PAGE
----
On a scale of 1 to 10, how funny would you say the following cartoon is?
"Good shootin', son. I'm pretty sure that was a squirrel."
(By Tom Toro in The New Yorker)
I'm giving it a 9.5 at least, because I find it hilarious.
Of course, you may not find it funny at all, in which case you are probably a fascist.
What? An explanation is called for?
OK, what gives this cartoon its ultimate bite is the social comment it makes about Americans of a certain mentality. These Americans, sometimes described as “gun nuts,” hold one or both of the following opinions:
(a) the U.S. Constitution gives ordinary citizens a sacrosanct right to wield assault weapons,
(b) wielding such weapons is a good idea.
These are views with which I adamantly disagree, and, when I am in a cheerful mood, I often refer to people whose views clash with mine as fascists.
But Where Does Funny Come from, and Why Does It Sometimes Die at Cultural Boundaries?
When I showed this cartoon to a Chinese friend, she didn’t get it, even though she is a bright young woman who speaks English well and who has lived here for two years. What gives?
It has often been said that humor is one of the most difficult things to translate across cultures, and, though this may be true, I haven’t heard any good explanations as to why this should be.
In the case of this cartoon, I believe, the humor depends on an understanding of America’s ongoing gun-law debate, and is further augmented by a degree of frustration with the reasoning that is often offered in support of gun ownership. This “reasoning” boils down to a sentiment that says, “I love - yes, LOVE - my implements of death, and if you can’t sympathize with my devotion, you just better shut up.”
It is in this emotional hothouse that points (a) and (b) cited above grow roots.
Obviously, someone from China might have difficulty picking up on the humor of Tom Toro’s clever cartoon, depending as it does on a viewpoint embedded in contemporary cultural ideals.
Three factors are said to underlie humor: incongruity, superiority and release of tension.* Different authors emphasize one or the other of these, but I believe each can contribute to funniness.
In the Toro cartoon, incongruity rules. We see it in the horrendous destruction rendered by the boy’s shootin’ and in the very idea of hunting with an assault weapon, especially hunting a small creature like a squirrel. But adding greatly to the hilarity is the incongruity between the madness of assault-weapon hunting and the calm demeanor of the Dad – a man who talks as though he were quietly commending his son on his fly-fishing or hoop skills. A man who talks, in other words, as though he and his son weren’t doing something insanely violent.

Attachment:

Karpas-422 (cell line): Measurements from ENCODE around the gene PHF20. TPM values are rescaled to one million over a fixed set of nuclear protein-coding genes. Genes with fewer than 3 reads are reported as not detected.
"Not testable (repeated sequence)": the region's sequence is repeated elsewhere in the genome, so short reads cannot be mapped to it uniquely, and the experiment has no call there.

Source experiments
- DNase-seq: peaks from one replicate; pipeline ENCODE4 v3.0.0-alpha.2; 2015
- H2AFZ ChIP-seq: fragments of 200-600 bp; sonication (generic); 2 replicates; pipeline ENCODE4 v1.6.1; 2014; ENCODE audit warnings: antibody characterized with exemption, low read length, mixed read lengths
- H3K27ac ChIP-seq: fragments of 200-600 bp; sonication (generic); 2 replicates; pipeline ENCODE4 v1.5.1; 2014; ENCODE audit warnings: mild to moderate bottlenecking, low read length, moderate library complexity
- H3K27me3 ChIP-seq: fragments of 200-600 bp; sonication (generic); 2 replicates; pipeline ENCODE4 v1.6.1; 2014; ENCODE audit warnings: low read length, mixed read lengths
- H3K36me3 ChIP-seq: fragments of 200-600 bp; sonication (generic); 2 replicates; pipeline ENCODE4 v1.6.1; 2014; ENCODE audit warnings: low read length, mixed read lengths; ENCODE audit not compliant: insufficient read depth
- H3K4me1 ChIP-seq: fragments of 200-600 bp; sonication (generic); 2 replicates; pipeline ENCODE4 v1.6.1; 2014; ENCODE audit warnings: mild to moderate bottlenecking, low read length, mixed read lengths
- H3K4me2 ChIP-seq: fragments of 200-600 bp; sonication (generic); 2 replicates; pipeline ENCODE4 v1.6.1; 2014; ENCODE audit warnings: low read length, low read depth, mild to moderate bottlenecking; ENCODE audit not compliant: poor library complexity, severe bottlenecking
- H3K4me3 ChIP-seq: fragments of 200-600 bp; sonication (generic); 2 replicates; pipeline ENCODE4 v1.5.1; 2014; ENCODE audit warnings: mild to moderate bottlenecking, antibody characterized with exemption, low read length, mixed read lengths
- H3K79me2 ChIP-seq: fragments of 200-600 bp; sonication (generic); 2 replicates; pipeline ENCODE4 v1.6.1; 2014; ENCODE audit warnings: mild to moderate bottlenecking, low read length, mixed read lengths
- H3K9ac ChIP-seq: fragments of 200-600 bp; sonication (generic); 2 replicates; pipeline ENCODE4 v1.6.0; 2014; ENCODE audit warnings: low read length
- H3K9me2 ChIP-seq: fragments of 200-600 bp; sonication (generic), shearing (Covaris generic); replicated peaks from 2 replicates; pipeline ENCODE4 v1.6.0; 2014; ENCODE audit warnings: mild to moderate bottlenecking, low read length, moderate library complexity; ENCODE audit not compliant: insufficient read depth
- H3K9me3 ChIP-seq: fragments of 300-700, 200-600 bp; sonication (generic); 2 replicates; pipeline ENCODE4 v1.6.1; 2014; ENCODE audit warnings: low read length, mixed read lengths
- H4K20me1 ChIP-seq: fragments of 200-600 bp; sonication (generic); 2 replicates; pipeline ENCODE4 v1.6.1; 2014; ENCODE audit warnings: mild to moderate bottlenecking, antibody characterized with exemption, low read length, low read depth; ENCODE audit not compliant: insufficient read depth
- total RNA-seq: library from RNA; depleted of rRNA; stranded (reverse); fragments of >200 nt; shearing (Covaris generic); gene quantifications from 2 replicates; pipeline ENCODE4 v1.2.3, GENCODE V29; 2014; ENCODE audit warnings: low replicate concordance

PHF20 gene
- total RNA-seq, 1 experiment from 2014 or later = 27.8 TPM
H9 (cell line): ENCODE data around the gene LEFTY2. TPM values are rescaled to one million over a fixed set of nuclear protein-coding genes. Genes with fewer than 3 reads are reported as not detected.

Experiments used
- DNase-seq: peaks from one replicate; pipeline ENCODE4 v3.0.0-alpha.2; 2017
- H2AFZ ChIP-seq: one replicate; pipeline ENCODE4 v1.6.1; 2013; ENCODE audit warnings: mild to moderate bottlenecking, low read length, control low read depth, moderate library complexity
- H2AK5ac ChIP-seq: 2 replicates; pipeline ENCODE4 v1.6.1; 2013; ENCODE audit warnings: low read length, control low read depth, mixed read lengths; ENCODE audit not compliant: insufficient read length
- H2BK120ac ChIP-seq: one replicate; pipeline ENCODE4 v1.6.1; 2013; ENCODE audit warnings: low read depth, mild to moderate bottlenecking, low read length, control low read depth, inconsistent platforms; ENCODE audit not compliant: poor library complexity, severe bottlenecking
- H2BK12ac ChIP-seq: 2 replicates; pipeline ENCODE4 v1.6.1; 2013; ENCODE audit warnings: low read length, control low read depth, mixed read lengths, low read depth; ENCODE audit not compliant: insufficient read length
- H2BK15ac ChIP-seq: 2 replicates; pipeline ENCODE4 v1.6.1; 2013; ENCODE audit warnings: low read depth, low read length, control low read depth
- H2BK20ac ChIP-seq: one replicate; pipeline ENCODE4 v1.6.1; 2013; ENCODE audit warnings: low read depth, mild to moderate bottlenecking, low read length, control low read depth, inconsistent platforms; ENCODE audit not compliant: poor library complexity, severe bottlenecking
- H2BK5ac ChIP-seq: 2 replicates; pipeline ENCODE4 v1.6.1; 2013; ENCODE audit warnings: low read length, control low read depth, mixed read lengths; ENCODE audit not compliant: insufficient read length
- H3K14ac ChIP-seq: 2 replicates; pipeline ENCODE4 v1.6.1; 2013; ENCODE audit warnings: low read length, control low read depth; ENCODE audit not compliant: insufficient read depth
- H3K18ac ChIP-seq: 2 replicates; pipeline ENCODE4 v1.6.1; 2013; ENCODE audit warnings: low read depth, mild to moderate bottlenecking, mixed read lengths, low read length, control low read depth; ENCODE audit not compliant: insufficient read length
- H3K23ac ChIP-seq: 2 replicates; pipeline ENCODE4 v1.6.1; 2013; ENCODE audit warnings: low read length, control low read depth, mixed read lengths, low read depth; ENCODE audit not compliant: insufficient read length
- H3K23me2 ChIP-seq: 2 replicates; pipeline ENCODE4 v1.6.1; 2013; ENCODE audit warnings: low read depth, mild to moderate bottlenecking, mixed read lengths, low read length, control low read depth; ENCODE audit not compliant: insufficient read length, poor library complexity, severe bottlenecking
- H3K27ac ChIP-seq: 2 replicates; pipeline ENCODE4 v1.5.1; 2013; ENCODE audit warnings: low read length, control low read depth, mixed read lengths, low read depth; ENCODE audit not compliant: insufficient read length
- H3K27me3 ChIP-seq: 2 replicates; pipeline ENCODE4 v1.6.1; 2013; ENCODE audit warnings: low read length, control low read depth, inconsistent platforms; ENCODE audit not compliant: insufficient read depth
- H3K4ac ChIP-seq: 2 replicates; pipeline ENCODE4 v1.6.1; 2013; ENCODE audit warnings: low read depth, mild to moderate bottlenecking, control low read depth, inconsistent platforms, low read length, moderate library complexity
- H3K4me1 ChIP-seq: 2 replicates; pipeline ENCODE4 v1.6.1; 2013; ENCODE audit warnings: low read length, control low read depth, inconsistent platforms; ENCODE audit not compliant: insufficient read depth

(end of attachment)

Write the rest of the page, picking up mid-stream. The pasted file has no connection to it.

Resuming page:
But there’s more, and this is where the “release of tension” theory comes into play. For me, the very idea that assault weapons should be readily available to whoever wants them is so destructive and so irrational, that hearing this position argued as though it were reasonable is frustrating. And yet we do hear this argument being made on a daily basis. Having the lunacy of this idea so beautifully skewered is, for me, downright therapeutic. Laughing at the incongruity here is one thing, but thinking about the crazy people who might say “there is no incongruity here,” adds to the hilarity.
So how would someone from a less gun-crazy country like China understand this? They probably would not, unless they were keeping a close eye on America’s gun debate, and unless they too felt stymied by the bizarre ideas that are offered by the gun lobby as normal.
Culture boundaries: where laughter goes to die.
OK, next time, maybe I’ll find a Chinese cartoon and try to see why Americans might not get it.
Until then, 再
*See Culture World January 6, 2013 for more on humor theory.